Worlding Comparative Literature: Beyond Postcolonialism

Theo D'haen

Abstract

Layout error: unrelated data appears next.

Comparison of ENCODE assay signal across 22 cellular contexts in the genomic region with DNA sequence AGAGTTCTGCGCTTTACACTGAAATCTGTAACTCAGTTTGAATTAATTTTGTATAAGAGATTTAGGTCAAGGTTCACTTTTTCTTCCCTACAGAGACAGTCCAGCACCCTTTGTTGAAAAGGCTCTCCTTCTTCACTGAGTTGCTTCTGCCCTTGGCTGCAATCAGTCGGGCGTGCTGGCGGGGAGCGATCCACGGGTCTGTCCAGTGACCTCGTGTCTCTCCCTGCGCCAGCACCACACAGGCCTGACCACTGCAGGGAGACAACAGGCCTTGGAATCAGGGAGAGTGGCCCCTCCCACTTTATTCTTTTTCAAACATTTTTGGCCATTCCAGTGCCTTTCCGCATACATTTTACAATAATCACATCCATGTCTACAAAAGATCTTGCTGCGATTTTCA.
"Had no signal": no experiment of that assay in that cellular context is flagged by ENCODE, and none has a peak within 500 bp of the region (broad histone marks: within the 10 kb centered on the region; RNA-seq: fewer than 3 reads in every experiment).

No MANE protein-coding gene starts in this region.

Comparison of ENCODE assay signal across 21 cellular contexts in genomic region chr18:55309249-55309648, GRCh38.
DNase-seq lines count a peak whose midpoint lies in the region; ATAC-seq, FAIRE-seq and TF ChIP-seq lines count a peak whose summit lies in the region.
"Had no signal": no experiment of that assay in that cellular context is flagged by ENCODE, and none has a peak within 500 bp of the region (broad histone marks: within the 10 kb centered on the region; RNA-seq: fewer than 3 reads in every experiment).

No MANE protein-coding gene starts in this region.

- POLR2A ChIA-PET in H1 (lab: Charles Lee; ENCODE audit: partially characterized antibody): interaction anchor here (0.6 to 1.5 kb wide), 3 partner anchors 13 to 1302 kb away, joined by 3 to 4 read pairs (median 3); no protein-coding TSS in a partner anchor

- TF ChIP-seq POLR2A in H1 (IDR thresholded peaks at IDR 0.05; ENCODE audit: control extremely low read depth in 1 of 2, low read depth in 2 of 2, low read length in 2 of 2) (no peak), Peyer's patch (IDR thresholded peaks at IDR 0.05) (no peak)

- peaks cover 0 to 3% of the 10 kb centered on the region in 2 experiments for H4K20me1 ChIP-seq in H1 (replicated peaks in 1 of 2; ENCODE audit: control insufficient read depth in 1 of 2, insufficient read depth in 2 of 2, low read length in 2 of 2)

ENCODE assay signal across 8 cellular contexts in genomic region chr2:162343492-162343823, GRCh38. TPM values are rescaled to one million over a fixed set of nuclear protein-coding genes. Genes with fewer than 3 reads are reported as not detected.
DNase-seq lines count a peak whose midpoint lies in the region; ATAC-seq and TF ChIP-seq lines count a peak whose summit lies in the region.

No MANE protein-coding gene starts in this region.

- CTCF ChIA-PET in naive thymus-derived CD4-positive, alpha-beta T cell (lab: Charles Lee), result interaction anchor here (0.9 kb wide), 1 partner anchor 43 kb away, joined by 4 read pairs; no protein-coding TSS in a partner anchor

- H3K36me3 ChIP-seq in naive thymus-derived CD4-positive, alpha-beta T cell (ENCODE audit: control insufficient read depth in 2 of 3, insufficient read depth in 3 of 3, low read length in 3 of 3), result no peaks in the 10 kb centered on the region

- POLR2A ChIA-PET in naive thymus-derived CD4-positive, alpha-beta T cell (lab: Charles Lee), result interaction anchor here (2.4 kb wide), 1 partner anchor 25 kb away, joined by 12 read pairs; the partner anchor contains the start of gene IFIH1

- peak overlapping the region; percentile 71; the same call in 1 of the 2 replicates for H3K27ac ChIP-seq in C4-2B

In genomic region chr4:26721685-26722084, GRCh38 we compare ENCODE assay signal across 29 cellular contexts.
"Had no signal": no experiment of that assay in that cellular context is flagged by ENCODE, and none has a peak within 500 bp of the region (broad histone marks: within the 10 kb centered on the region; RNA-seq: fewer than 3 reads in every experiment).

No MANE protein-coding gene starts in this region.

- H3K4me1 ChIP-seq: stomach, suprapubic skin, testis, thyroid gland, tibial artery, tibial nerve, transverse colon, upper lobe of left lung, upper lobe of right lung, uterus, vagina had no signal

"I will focus on Edward Said’s handling of the work of the British geographer Halford Mackinder...in Culture and Imperialism.... In 1904, Mackinder published an influential paper in The Geographical Journal...in which he labelled all of European and Asian Russia and much of Central Asia, then also under Russian rule, as 'The Geographical Pivot of History.' Mackinder’s views represented what we would now, following Heidegger’s coining of the term, and especially the use Said himself and Gayatri Spivak have made of it, call a 'worlding' of the world according to the dictates of colonialism and imperialism prevalent at the time. My argument will be that Said’s reading of Mackinder likewise amounts to a specific worlding for a specific moment in time, and that perhaps now we should move on from there."

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